6. Your nails become blue or green.
Discolored nails that are blue or green can indicate a range of health concerns, depending on the specific color. According to the AAD, having blue nails could indicate that you don’t have enough oxygen. This can be caused by many medical conditions such as pneumonia. However, blue nails can also be a sign of poisoning. This is known as argyria or silver poisoning. It only occurs if your body is constantly exposed to silver. If you have a bacterial infection, your fingernail might turn greenish-black. The medical name for this is paronychia, and it can happen if bacteria gets into a cut near your cuticle and infects the skin under your nail, according to the Cleveland Clinic. Your skin around your nails may become inflamed and swollen. Typically, you’ll need to see a doctor to get an antibacterial medication or else the infection will become worse.
7. Your nails are developing in a downward direction.
If your nails are curving down and have a noticeable rounded edge–kind of like upside down spoons–this could be a sign of a condition called clubbing, according to Mount Sinai. Clubbing can cause your tips to appear reddened or swollen from the clubbing. It can feel like your nail beds aren’t attached properly to the bed, and may even feel soft.
Clubbing can be caused by a deficiency in oxygen, which can also occur with other lung or heart diseases. Although lung cancer is the most common, it can also be caused by congenital heart disease or infections of the heart and lung. It may also be a sign of IBD or another inflammatory problem in the GI tract, like celiac disease.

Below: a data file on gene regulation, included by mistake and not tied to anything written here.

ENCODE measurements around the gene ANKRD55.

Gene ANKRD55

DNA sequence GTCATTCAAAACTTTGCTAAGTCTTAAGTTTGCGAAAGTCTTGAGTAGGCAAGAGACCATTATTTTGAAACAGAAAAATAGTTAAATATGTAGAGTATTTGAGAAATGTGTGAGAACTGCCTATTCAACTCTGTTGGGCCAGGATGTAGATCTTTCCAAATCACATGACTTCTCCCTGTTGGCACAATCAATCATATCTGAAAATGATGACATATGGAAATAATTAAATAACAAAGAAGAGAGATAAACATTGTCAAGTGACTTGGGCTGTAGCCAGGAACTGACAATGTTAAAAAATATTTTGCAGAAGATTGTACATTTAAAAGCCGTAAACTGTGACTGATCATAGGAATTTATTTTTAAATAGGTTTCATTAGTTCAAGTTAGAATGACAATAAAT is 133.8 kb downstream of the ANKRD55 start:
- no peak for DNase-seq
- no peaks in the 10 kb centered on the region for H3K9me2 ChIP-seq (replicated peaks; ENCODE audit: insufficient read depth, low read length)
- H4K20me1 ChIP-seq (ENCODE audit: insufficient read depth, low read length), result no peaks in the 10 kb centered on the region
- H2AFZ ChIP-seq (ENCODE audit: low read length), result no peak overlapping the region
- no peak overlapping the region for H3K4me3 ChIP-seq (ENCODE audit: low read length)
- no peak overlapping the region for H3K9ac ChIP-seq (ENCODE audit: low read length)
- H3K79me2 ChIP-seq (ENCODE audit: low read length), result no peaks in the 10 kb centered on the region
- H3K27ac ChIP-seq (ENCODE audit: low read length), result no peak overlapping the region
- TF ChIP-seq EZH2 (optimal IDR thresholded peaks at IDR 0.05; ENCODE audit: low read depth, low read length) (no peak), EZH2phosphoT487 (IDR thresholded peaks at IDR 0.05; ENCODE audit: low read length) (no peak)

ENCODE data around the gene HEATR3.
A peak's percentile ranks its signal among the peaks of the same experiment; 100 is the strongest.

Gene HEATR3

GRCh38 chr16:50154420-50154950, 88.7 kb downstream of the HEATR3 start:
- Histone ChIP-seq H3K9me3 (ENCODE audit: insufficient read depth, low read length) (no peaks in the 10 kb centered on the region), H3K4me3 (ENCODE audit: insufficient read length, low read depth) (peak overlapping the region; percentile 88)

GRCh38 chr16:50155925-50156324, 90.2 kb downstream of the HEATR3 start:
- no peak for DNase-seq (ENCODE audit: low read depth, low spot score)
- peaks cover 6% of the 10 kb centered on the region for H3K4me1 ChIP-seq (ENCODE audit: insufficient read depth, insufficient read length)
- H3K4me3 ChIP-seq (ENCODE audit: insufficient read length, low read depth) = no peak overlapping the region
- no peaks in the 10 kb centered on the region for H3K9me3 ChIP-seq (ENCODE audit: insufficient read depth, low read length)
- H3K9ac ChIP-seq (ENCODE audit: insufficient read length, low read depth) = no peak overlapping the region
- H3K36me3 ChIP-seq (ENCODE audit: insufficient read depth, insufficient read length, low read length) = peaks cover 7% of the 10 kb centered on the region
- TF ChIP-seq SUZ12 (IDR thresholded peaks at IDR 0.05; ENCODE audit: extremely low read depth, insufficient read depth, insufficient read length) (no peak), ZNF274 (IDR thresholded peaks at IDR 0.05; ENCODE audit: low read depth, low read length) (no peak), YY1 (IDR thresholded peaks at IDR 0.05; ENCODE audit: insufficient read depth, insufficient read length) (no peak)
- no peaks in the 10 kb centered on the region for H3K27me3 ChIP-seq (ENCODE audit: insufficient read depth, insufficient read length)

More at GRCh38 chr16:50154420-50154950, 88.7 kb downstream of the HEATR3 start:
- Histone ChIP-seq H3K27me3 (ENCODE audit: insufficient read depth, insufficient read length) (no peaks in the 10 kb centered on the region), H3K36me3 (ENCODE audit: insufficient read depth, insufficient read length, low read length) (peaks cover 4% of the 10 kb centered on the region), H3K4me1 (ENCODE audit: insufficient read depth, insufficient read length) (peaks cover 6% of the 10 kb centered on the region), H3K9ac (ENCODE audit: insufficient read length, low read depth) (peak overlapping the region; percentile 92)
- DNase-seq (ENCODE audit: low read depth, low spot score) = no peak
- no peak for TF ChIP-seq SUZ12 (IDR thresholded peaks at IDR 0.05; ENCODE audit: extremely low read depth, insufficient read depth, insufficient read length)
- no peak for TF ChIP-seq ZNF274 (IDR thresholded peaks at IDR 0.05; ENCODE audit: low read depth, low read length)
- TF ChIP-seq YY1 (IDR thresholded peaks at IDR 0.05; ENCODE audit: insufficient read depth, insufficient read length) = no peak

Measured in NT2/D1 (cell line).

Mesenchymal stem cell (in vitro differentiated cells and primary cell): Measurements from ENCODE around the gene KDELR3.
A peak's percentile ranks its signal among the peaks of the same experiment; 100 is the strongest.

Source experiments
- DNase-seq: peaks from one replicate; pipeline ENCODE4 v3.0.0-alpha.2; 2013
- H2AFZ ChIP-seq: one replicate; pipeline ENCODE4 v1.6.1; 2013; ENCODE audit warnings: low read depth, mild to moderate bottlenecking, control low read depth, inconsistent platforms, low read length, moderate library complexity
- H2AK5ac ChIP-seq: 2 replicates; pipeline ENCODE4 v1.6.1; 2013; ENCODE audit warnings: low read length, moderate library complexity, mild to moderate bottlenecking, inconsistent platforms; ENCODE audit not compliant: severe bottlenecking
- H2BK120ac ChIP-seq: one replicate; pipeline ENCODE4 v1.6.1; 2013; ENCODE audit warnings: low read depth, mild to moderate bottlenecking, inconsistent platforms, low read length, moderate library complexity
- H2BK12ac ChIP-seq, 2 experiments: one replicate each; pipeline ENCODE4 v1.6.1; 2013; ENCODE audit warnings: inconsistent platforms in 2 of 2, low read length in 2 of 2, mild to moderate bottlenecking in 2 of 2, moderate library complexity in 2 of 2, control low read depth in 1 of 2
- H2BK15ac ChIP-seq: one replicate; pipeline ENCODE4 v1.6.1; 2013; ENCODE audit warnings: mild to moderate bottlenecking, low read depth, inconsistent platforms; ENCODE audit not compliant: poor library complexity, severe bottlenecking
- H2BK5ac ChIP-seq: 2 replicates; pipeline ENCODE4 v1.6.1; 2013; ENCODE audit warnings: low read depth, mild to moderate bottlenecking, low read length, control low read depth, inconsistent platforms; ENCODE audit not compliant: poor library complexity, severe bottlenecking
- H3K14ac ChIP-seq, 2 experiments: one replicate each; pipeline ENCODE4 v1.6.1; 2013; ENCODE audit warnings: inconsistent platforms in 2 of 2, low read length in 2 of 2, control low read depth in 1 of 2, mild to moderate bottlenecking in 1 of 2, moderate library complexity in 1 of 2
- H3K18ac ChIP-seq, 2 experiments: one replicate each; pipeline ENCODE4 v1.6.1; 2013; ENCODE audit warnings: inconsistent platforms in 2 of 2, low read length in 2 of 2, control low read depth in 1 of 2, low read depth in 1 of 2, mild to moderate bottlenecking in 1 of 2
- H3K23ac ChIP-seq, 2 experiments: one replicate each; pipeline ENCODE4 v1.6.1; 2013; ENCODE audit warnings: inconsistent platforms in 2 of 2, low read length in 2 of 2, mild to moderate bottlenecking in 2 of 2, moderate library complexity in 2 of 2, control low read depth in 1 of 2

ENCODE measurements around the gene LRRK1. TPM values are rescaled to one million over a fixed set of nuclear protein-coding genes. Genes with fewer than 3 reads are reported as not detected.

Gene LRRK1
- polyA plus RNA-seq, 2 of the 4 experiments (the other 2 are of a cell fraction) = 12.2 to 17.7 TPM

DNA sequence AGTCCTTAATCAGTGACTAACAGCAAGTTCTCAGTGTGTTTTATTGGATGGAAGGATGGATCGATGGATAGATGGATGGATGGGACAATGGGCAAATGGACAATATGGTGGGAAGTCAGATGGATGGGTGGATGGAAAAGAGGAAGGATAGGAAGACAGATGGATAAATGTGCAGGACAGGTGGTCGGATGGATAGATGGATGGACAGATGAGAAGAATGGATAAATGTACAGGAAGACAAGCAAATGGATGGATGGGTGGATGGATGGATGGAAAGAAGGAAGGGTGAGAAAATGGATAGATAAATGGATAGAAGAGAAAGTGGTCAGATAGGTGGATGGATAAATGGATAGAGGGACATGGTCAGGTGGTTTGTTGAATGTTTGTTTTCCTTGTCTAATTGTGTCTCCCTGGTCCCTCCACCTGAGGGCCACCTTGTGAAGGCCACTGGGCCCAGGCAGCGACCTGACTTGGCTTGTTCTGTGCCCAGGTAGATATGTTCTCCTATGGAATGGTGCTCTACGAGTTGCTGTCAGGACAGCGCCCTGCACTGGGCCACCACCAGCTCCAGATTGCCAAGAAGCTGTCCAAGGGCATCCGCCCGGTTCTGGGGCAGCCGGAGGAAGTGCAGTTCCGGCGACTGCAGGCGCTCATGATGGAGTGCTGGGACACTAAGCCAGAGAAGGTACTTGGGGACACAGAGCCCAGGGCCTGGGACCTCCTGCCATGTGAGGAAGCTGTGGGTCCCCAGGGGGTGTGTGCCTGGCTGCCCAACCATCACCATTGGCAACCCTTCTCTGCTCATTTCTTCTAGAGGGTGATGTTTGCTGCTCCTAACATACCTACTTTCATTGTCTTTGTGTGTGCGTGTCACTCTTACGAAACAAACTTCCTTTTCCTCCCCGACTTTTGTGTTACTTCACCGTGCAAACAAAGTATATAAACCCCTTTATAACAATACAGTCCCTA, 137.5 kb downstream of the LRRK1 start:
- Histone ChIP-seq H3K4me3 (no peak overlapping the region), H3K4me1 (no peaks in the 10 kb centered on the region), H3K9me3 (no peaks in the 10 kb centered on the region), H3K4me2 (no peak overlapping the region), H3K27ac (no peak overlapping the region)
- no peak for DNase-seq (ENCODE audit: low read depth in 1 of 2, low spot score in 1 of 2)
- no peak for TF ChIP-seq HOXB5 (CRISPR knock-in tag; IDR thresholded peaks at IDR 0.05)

8. Your nails may separate from their nail bed.
This condition, called onycholysis, is typically painless and is usually more likely to happen if you have longer nails. The most common cause is simply trauma to the nail, such as too much nail filing or irritation from chemicals used during manicures.
Onycholysis can also be caused by a fungal infection in the nail, and it’s sometimes associated with psoriasis, according to the AAD. Dr. Stern says that sudden separations can occur in multiple nails and could be indicative of hyperthyroidism, a hormone condition that affects your metabolism.
There may be many reasons why your nails are separating from their nail beds. Your doctor might not be able explain it if you only have a physical exam. So, you may have additional testing, such as a blood panel, to figure out what’s going on.
9. There are ridges on the middle of your nails.
If you notice ridging or stripes on the middle of your nails (this sort of looks like a washboard) and y